Clarke hints at deal between Murdoch and Cameron: Former justice secretary says Sun switched sides abruptly ahead of 2010 election - Financial Times
Kenneth Clarke has suggested that Rupert Murdoch struck a deal with David Cameron ahead of the 2010 election which ensured that his Sun newspaper would back Mr Cameron’s election campaign. It included taking on Andy Coulson, the former News of the World editor, as communications director, if he won.
Flynn's lawyers end communication with Trump team, signaling cooperation with Mueller: NY Times - Reuters
Lawyers for Michael Flynn, President Donald Trump’s former national security adviser, have told Trump’s legal team they can no longer discuss a probe into Russian meddling in the U.S. election, indicating Flynn may be cooperating with the investigation, the New York Times reported on Thursday.
Country on verge of election as Taoiseach refuses to sack Frances Fitzgerald - The Irish Times
Fine Gael executive council to meet as officials get ready for election in mid-January
No joke: China government warns northern cities to get serious in war on smog - Reuters

Discovery of the cabinet leaker would present bigger problem than the leak

Grattan on Friday:

Michelle Grattan, University of Canberra

What on earth was Julie Bishop thinking when she declared she’d support a “formal investigation” into this week’s damaging cabinet leak?

Bishop was defending herself as the questions swirled about who might be the leaker, saying it wasn’t her. But to have one of the most senior ministers – she’s deputy Liberal leader too - talking about a probe into cabinet members just underlines the serious breakdown not just in the government’s discipline but in its common sense as well.

The leaked story was by the Daily Telegraph’s Sharri Markson, reporting that a “despondent”: cabinet had discussed, in the context of the backbench revolt on banking, whether the government should capitulate and hold a royal commission.

Treasurer Scott Morrison said no; Peter Dutton, one of the conservatives who has had Malcolm Turnbull’s back, was reported to be “opposed in principle” but open to the idea on pragmatic grounds. But Turnbull remains against changing policy and has said this publicly.

For Bishop the affair is a rerun of an old movie. After a leak from the Abbott cabinet, Bishop denied being the source, saying that if the prime minister found the culprit he would “take some action”.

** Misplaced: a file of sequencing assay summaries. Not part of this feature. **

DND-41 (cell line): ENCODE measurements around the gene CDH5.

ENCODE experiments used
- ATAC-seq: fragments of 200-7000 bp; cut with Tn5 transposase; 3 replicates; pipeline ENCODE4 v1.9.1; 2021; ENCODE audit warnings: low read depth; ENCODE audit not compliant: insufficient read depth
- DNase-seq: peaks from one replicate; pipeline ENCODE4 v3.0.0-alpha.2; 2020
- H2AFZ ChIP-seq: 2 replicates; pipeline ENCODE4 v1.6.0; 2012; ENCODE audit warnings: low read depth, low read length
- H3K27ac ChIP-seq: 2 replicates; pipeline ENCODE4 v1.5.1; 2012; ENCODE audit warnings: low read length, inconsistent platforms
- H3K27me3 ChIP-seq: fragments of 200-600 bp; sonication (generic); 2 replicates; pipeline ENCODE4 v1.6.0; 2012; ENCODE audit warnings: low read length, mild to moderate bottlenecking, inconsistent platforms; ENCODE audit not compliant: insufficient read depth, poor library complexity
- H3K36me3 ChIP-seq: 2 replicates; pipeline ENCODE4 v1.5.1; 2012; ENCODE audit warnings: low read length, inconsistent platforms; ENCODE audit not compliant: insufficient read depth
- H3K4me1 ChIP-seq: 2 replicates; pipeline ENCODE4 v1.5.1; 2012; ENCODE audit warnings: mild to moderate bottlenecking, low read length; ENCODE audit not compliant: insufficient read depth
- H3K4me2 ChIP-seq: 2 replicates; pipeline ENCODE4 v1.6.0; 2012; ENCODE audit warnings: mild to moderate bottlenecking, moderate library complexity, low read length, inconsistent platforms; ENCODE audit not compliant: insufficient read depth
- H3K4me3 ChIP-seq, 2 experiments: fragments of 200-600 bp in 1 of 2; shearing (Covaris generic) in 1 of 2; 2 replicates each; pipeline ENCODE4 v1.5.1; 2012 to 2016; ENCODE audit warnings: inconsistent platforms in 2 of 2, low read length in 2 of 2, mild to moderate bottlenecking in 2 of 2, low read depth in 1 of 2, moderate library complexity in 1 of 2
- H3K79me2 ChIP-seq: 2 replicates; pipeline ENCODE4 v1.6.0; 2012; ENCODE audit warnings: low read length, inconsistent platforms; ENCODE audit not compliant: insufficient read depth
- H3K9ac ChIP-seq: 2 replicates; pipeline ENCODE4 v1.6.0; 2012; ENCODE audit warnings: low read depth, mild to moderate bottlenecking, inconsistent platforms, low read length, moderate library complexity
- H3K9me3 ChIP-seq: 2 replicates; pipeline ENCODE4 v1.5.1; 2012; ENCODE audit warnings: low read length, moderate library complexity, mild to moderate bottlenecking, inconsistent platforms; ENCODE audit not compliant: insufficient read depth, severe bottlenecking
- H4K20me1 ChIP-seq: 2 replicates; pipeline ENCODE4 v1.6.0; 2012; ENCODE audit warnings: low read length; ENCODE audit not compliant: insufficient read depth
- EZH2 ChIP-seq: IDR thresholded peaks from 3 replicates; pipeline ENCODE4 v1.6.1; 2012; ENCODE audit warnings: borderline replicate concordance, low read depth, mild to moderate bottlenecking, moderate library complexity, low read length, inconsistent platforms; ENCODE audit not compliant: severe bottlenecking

In retrospect, if not always at the time, it seems obvious the 2015 leaks were mostly inspired by those wanting a coup.

This time, the “who” and the “why” aren’t clear. There is no evidence of any organised push against Turnbull, like there was against Abbott, although leadership speculation has become media grist.

The leaks, of which there have been several, may be driven by the general angst around or reflect jostling by various players in uncertain times.

We’ve seen publicly the respective positioning by Morrison and Dutton on the marriage legislation, with Morrison putting himself at the forefront of the “safeguards” brigade and Dutton – on this issues as on others - looking for a compromise way through.

Anyway, there won’t be an investigation. The Australian Federal Police almost never finds the source of leaks to the media, but imagine if it had an unexpected success! That indeed would present a problem.

Bill Shorten described the situation as the government eating itself. Alternatively, think of an army in untidy retreat, sloshing through heavy mud, when it becomes every soldier for himself.

We’re back to the Gillard days or, for those with a sense of history, to the Liberal party of the late 1960s, as it lost its way in the post-Menzies years.

Despite cabinet’s now well-canvassed discussion, the government is still faced with the push from the Nationals’ rebels for parliament to set up a commission of inquiry (only marginally different from a royal commission) into the banks.

Turnbull has tried to minimise the scope for the rebels and Labor to make trouble by cancelling next week’s House of Representatives sitting, but the action just exposed his weakness.

The rebels are unbowed with Nationals senator Barry O'Sullivan on Thursday circulating his private senator’s bill for “a commission of inquiry into banking, insurance, superannuation, financial and related services”.